This, said the report, “threatened the availability, access to and stability of staple foods within international food markets and posed high risks to countries already affected by shortages of staple foods”.

In 2023, the trends of record-breaking heatwaves continued across India and Asia as a whole. Maximiliano Herrera, a climatologist and weather historian, described the weather event as the “worst April heatwave in Asian history”.

Asian Extreme Heat Waves and Droughts
Talukdar David / Shutterstock.com

Extreme Flooding from Asia to Oceania

Perhaps no event in 2022 was quite as catastrophic as the floods that levelled Pakistan. The WMO report cited that extreme rainfall in July and August was 181% and 243% above normal. With devastating effect, the downpour led to over 33 million people becoming affected, with 1,700 deaths. Economically, losses and damages exceeded USD 30 billion. Pakistan’s climate minister called the event a “climate-induced humanitarian disaster of epic proportions”.

Along with severe devastation to Pakistan’s agricultural sector and infrastructure, the floods led to around 8 million people becoming internally displaced and seeking refuge. The WMO report noted that some 585,000 sought shelter in relief sites. Internal displacement also occurred in Bangladesh, where flooding triggered millions to flee in desperation after the country was affected by the worst flood in decades.

In Australia, areas across state borders experienced huge downpours. The WMO report cited that the worst flooding was south of Brisbane, with river heights breaking previous records. The WMO report noted that, collectively, insured losses were near USD 4 billion, with the figure likely to be higher if uninsured damages were to be included.

“What we’re really seeing is an increase in extremes, in the frequency of extremes and perhaps in the duration of those extremes,” said Professor Janette Lindesay, a climatologist at Australian National University, about Australia’s 2022 floods. “So, dry gets drier and wet is getting wetter when it does happen. That’s directly attributable to global heating.”

Flooding continued across Oceania in 2023, with New Zealand being hit by Cyclone Gabrielle – affecting thousands. Prime Minister Chris Hipkins dubbed it the “most significant weather event New Zealand has seen in this century”.

The Silver Lining in Extreme Weather Events

While the WMO State of the Global Climate 2022 report is a worrying illustration of the planet’s health, the report suggests there are silver linings. It says that the collaboration between UN agencies in response to climate disasters is effective, “especially in reducing associated morality and economic losses”.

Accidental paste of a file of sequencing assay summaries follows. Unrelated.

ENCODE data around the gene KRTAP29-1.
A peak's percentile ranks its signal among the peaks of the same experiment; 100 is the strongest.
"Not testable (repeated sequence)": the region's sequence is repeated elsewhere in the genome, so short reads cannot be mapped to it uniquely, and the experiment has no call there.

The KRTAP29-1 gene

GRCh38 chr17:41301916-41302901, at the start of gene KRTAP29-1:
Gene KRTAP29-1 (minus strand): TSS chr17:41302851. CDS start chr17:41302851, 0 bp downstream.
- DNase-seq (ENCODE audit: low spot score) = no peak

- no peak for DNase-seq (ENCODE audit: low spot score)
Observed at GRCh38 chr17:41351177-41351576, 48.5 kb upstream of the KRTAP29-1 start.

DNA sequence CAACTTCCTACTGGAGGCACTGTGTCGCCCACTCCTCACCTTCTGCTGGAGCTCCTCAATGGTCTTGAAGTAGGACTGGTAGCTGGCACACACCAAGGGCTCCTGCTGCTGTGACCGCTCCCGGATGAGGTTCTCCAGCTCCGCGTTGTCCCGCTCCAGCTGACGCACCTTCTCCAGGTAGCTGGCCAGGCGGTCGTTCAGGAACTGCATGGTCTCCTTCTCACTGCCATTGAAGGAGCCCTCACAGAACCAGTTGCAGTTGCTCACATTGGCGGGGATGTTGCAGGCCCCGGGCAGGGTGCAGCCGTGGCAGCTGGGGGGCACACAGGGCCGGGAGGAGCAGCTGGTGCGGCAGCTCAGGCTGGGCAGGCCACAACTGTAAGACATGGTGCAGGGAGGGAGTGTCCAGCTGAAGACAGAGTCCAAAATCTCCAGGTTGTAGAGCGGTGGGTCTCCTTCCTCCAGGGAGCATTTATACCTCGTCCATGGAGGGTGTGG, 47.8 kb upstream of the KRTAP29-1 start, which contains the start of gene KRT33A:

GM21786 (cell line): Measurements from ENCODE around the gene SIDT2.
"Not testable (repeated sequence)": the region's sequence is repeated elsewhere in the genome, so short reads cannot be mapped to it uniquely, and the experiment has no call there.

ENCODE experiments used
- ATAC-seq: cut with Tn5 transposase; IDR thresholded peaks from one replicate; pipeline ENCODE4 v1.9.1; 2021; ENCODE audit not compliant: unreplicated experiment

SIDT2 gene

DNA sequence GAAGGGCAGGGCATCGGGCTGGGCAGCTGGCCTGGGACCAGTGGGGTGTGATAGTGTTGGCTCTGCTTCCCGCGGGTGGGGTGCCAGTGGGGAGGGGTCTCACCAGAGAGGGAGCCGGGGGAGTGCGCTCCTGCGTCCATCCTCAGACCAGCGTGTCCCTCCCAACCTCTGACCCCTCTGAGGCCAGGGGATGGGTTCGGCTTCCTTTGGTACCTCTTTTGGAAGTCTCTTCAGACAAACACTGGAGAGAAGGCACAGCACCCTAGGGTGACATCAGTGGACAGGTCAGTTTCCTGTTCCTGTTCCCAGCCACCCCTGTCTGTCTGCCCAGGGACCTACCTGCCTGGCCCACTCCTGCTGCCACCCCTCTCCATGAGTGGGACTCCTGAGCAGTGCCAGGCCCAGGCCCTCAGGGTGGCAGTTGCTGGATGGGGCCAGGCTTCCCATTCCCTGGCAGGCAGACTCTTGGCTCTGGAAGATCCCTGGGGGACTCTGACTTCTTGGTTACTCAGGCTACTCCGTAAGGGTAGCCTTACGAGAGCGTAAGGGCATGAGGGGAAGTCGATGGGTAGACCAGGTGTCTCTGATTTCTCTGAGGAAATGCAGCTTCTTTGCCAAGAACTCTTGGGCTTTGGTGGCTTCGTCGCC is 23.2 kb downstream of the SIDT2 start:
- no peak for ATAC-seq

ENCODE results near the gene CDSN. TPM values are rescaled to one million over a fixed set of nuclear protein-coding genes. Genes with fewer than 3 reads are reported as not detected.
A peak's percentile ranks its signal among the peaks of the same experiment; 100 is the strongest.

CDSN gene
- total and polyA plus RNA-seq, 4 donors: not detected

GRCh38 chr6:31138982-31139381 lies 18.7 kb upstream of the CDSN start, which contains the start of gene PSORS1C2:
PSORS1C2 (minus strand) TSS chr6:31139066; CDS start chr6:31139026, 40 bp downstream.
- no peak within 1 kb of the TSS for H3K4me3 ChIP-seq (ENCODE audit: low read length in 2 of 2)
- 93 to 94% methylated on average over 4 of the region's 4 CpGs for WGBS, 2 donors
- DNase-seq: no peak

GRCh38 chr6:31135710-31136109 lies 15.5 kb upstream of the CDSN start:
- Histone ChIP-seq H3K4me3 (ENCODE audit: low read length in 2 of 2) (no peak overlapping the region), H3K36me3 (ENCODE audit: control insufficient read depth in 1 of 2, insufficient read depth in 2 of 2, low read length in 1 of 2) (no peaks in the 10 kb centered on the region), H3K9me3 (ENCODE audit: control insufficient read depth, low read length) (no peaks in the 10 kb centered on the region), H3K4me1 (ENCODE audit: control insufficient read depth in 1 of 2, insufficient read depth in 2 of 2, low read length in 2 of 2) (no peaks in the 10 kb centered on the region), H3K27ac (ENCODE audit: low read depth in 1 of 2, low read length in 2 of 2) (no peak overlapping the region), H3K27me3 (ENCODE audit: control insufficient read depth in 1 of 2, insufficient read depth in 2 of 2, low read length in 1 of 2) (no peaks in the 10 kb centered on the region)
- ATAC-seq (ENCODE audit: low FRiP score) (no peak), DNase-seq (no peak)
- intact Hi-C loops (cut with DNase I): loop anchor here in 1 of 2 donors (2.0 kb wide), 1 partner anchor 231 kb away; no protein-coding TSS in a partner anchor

However, this is hardly a consolation for those affected by climate change’s impacts, which will continue to grow in severity if GHG emissions continue to soar year-on-year, as the WMO report shows. Without a reduction in overall emissions and collaboration between countries, not just UN organisations, State of the Climate demonstrates that impacts will only grow.

Ashley Crowther

Writer, Australia

Ashley has reported on and photographed key stories on climate change, social development and other issues throughout Asia for nearly a decade. His work has been commissioned and appeared in publications such as the Financial Times, Vice, Marie Claire, The Guardian and more, and NGOs including the UN Foundation. He is the author and lead photographer in Our Dark Materials: Black Carbon & the Himalayas and was part of the team that won The Society of Publishers in Asia (SOPA) award for Excellence in Human Rights Reporting in 2022.

Ashley has reported on and photographed key stories on climate change, social development and other issues throughout Asia for nearly a decade. His work has been commissioned and appeared in publications such as the Financial Times, Vice, Marie Claire, The Guardian and more, and NGOs including the UN Foundation. He is the author and lead photographer in Our Dark Materials: Black Carbon & the Himalayas and was part of the team that won The Society of Publishers in Asia (SOPA) award for Excellence in Human Rights Reporting in 2022.